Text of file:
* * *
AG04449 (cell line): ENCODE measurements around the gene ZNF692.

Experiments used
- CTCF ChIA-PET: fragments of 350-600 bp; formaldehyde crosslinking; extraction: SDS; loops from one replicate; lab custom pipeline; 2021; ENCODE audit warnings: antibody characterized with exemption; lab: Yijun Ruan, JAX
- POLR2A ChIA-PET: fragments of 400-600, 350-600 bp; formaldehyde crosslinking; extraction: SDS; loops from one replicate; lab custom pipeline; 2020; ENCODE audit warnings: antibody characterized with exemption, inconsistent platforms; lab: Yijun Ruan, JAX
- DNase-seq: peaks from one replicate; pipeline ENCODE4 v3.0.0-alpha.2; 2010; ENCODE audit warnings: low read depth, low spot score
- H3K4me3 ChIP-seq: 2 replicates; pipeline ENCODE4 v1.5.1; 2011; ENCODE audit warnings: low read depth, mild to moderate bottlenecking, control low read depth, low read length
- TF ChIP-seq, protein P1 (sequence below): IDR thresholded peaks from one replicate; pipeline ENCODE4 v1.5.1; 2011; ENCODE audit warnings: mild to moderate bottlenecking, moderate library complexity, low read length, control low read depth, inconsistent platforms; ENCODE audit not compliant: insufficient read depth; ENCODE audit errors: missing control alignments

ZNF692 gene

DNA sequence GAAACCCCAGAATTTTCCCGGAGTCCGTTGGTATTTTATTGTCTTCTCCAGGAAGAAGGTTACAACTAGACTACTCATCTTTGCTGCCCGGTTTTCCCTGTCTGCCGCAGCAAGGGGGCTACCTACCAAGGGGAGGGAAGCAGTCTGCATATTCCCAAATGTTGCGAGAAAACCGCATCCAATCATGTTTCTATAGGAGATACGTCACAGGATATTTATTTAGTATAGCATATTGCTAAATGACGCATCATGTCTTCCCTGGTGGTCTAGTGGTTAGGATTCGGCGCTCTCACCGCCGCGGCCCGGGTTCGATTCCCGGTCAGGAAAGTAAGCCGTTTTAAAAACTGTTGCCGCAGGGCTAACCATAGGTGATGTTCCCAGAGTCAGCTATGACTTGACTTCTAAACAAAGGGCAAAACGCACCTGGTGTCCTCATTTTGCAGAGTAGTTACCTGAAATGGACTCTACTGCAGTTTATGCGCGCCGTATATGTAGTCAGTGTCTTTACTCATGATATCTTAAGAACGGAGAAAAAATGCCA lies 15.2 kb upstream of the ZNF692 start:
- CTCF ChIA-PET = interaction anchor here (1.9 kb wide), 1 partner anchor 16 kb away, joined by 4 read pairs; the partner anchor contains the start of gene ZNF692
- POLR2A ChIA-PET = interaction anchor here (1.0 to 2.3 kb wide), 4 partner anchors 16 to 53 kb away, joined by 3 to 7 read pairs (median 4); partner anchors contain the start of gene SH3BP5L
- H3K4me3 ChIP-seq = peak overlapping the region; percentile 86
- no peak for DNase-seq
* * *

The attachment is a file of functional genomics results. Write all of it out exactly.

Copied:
AG04449 (cell line): ENCODE measurements around the gene ZNF692.

Experiments used
- CTCF ChIA-PET: fragments of 350-600 bp; formaldehyde crosslinking; extraction: SDS; loops from one replicate; lab custom pipeline; 2021; ENCODE audit warnings: antibody characterized with exemption; lab: Yijun Ruan, JAX
- POLR2A ChIA-PET: fragments of 400-600, 350-600 bp; formaldehyde crosslinking; extraction: SDS; loops from one replicate; lab custom pipeline; 2020; ENCODE audit warnings: antibody characterized with exemption, inconsistent platforms; lab: Yijun Ruan, JAX
- DNase-seq: peaks from one replicate; pipeline ENCODE4 v3.0.0-alpha.2; 2010; ENCODE audit warnings: low read depth, low spot score
- H3K4me3 ChIP-seq: 2 replicates; pipeline ENCODE4 v1.5.1; 2011; ENCODE audit warnings: low read depth, mild to moderate bottlenecking, control low read depth, low read length
- TF ChIP-seq, protein P1 (sequence below): IDR thresholded peaks from one replicate; pipeline ENCODE4 v1.5.1; 2011; ENCODE audit warnings: mild to moderate bottlenecking, moderate library complexity, low read length, control low read depth, inconsistent platforms; ENCODE audit not compliant: insufficient read depth; ENCODE audit errors: missing control alignments

ZNF692 gene

DNA sequence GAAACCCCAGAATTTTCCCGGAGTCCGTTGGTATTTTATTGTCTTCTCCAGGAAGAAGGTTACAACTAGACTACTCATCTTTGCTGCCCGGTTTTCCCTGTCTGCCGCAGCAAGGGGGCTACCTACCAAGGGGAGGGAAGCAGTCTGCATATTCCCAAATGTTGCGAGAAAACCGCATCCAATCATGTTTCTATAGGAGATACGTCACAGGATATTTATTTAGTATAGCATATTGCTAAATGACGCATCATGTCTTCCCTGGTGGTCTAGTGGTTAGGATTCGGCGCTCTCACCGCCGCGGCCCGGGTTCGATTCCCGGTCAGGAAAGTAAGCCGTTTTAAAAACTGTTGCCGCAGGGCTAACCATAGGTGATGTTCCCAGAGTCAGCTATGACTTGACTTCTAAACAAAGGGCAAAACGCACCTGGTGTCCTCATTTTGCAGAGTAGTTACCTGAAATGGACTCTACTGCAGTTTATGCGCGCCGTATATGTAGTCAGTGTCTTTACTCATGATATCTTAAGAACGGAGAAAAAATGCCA lies 15.2 kb upstream of the ZNF692 start:
- CTCF ChIA-PET = interaction anchor here (1.9 kb wide), 1 partner anchor 16 kb away, joined by 4 read pairs; the partner anchor contains the start of gene ZNF692
- POLR2A ChIA-PET = interaction anchor here (1.0 to 2.3 kb wide), 4 partner anchors 16 to 53 kb away, joined by 3 to 7 read pairs (median 4); partner anchors contain the start of gene SH3BP5L
- H3K4me3 ChIP-seq = peak overlapping the region; percentile 86
- no peak for DNase-seq